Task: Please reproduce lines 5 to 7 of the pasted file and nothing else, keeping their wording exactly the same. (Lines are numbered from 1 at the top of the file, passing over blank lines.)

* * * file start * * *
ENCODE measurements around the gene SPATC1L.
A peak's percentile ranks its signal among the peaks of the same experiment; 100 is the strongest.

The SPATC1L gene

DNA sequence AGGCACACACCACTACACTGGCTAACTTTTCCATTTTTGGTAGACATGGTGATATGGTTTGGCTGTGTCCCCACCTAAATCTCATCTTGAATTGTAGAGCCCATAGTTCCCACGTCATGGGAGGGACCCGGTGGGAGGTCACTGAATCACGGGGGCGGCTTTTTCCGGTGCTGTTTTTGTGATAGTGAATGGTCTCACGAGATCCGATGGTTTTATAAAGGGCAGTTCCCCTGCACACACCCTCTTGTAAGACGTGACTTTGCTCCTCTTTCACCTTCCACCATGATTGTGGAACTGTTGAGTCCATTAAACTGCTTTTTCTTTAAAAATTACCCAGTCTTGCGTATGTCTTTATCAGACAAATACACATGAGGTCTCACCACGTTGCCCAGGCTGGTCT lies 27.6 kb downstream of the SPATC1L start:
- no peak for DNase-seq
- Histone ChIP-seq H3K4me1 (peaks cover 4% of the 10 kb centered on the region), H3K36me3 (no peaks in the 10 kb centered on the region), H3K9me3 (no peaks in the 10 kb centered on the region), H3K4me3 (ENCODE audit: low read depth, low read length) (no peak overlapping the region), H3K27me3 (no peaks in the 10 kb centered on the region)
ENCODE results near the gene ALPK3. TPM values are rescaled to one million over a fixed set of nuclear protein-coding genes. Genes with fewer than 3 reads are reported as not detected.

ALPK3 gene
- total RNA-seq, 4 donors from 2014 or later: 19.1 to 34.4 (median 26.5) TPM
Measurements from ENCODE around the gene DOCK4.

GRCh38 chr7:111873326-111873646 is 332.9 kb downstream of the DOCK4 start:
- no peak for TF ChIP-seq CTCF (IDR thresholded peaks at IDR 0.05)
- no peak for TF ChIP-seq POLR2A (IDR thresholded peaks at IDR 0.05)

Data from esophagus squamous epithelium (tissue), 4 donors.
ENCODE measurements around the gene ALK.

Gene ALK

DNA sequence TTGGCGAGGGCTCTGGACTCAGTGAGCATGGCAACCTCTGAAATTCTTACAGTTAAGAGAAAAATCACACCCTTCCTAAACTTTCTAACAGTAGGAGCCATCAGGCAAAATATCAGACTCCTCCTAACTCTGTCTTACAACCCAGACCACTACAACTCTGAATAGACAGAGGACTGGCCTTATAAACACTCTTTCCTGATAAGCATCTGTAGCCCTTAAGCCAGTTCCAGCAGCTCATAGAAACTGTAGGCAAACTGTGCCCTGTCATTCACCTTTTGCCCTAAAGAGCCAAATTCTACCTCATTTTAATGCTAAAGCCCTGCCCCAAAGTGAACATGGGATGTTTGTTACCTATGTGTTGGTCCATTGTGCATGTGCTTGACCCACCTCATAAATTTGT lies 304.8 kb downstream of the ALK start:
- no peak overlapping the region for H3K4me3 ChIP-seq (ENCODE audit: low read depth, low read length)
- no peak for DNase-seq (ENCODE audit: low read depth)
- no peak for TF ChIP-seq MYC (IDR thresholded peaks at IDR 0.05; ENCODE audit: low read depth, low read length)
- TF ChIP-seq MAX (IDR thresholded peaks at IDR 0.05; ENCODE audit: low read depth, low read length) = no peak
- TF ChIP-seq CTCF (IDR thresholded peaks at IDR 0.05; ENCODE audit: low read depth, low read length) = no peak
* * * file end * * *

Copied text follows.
- no peak for DNase-seq
- Histone ChIP-seq H3K4me1 (peaks cover 4% of the 10 kb centered on the region), H3K36me3 (no peaks in the 10 kb centered on the region), H3K9me3 (no peaks in the 10 kb centered on the region), H3K4me3 (ENCODE audit: low read depth, low read length) (no peak overlapping the region), H3K27me3 (no peaks in the 10 kb centered on the region)
ENCODE results near the gene ALPK3. TPM values are rescaled to one million over a fixed set of nuclear protein-coding genes. Genes with fewer than 3 reads are reported as not detected.